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Colloquium

ARTS: Available, Robust and Trustworthy Software

Date and Time
Wednesday, November 30, 2005 - 4:00pm to 5:30pm
Location
Computer Science Small Auditorium (Room 105)
Type
Colloquium
Speaker
Yuanyuan Zhou, from University of Illinois Urbana Champaign
Host
Kai Li
In this talk, I will present our recent research on our ARTS project. The goal of our ARTS project is to efficiently and effectively detect bugs in software, and to enable software surviving bugs to provide non-stop service.

Our ARTS project explores a spectrum of non-conventional approaches to improve the robustness and availability of software. These approaches include: (1) hardware architecture support for software debugging and testing, (2) applying data mining and statistic to program analysis, (3) OS support for interactive debugging, and (4) OS support for surviving software failures.

In particular, my talk will focus on hardware support for bug detection and OS support for surviving software faults. In addition, I will briefly describe how to use data mining to extract programming rules and detect related bugs in large software including OS codes (Linux, FreeBSD) and server codes (Apache, MySQL) as well as our bug characterization and benchmarking initiatives.

A Moment Lasts Forever

Date and Time
Tuesday, November 8, 2005 - 4:30pm to 6:00pm
Location
Computer Science Small Auditorium (Room 105)
Type
Colloquium
Speaker
Michael Cohen, from Microsoft Research
Host
Thomas Funkhouser
Current cameras capture instants in time and space. But there is something just beyond the reach of the camera that our minds seem to capture quite well: moments. We remember moments. We'd like to share moments. We want to capture moments. I will provide at least an informal definition of what I am calling a moment. I'll also discuss recent technology that lets us use current cameras+processing to capture moments. Finally, I'll argue for how I believe future cameras, editing systems, and display paradigms will support this new class of artifact. This talk should be interesting to both the computer scientist and the photographer.

A Virtual Internet

Date and Time
Wednesday, October 19, 2005 - 11:00am to 12:30pm
Location
Computer Science Small Auditorium (Room 105)
Type
Colloquium
Speaker
Joe Touch, from USC/ISI
Host
Jennifer Rexford
Virtual Internets (VIs) are emerging as a useful tool for managing shared testbed infrastructure, as well as supporting emerging protocols and systems in an extension of the Internet architecture. This talk presents the principles of our Virtual Internet Architecture, and examines its impact on the architecture of end systems, routers, and protocols. The talk also summarizes related research exploring the capabilities of VIs and augmenting systems capabilities to support VIs. This includes: the X-Bone system for automated VI deployment and management; the DynaBone system for fault-tolerance and performance via multi-layer virtualization; the NetFS system for providing compartmentalized configuration of network resources; and the DataRouter system for supporting application-directed peer networks via a network-layer string rewriting mechanism. We discuss efforts underway to deploy a persistent, global X-Bone for collaborative network experiments, and steps that take a VI into a new Communicating System for the future.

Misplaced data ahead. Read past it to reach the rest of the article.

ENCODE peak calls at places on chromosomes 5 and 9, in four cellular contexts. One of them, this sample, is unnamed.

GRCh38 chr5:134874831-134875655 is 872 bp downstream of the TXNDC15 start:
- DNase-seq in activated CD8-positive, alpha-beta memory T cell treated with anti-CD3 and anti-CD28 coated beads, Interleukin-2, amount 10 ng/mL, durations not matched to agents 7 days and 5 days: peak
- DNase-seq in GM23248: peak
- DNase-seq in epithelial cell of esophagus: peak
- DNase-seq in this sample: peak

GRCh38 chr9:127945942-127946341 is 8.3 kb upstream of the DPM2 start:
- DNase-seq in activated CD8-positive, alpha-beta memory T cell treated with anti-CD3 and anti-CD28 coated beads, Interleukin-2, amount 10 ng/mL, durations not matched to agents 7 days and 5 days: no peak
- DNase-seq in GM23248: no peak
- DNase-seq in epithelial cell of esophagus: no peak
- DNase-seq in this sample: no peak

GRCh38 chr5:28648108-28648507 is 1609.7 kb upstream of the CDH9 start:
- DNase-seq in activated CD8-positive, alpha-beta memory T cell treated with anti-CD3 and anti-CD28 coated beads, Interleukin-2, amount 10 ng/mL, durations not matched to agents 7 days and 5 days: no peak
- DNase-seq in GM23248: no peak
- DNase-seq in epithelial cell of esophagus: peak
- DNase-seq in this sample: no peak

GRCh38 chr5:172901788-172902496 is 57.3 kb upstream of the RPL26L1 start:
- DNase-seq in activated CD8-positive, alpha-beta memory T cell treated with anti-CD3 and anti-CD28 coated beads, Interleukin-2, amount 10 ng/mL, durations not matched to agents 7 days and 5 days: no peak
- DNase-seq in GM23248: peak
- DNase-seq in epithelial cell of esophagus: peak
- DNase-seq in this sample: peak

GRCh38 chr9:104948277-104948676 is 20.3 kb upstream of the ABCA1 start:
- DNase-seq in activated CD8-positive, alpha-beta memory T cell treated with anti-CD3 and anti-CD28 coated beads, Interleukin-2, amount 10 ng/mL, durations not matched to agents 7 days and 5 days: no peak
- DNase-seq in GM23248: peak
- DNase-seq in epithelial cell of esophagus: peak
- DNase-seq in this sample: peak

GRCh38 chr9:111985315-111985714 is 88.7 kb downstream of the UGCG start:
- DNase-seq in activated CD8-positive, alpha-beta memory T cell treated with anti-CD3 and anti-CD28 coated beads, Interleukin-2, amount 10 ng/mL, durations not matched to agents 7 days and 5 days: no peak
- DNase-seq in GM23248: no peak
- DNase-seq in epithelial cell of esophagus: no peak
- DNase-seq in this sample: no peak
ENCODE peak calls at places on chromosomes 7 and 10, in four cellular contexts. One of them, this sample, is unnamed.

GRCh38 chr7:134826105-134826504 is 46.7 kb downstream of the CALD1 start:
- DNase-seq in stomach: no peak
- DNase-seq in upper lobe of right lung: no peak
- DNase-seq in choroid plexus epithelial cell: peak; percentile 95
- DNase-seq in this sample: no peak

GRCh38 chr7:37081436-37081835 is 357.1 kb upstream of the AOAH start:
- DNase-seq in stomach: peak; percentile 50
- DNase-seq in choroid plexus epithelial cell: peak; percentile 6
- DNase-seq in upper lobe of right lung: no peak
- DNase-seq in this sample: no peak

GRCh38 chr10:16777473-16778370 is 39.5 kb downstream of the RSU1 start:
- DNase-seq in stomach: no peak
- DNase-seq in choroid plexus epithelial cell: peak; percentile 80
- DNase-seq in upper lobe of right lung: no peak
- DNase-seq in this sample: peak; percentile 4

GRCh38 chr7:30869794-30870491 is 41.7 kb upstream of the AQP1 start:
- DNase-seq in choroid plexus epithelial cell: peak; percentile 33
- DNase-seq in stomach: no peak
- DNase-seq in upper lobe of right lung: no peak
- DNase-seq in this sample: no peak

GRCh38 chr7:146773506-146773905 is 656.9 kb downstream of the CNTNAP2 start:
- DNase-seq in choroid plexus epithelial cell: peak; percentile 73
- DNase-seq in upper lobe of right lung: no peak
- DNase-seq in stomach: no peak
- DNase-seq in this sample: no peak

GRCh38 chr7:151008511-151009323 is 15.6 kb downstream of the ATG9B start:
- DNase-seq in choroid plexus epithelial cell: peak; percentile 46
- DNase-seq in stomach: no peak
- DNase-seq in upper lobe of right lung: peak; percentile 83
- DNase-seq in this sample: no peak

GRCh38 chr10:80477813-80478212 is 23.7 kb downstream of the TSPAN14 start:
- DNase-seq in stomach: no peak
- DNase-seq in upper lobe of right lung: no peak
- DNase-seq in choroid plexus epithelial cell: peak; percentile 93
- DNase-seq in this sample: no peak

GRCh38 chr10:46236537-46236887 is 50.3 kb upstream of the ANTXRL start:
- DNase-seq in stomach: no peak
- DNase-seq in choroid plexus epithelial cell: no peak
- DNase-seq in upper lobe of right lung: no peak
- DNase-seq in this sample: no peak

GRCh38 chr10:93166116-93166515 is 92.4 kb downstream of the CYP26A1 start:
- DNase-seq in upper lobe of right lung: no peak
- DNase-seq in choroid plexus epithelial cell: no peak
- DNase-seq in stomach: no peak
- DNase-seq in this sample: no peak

This talk will also very briefly note some concurrent effots, including an all-optical IP router and LAN, high-performance zero-configuration security, encapsulating bridges, and "smart-start" TCP.

The Online Index-Merging Problem

Date and Time
Friday, October 14, 2005 - 4:00pm to 5:30pm
Location
Computer Science Small Auditorium (Room 105)
Type
Colloquium
Speaker
John MacCormick, from MSR
Host
Kai Li
We discuss the online index-merging problem: documents arrive at a system continuously, and must be immediately indexed for fulltext search. Meanwhile, the system is continuously answering queries on its fulltext index. The system is I/O-limited, so a single online indexing data structure (e.g. Btree) cannot be used: this approach would require a random I/O for every word in every document that arrives. Instead, multiple off-line index structures are used. The off-line indexes are precomputed in memory and written out using only sequential I/O; at any time two or more of the indexes can be merged into a single new index using only sequential I/O. Every query must consult every off-line index, so the I/O cost of a query is proportional to the number of indexes. Thus, there is a tension between query cost and merging cost: by spending I/O on merging indexes, we can reduce the I/O required for future queries. The online index-merging problem is to find a merging schedule that minimizes the total I/O cost.

The problem is related to several well-studied problems in network design, but possesses some unique characteristics. For a restricted class of inputs, we describe an index-merging schedule that is optimal up to a small constant factor. For general inputs, we propose (by analogy with the ski rental problem) an algorithm with apparently good empirical properties, but it has so far resisted our attempts to prove nontrivial performance bounds.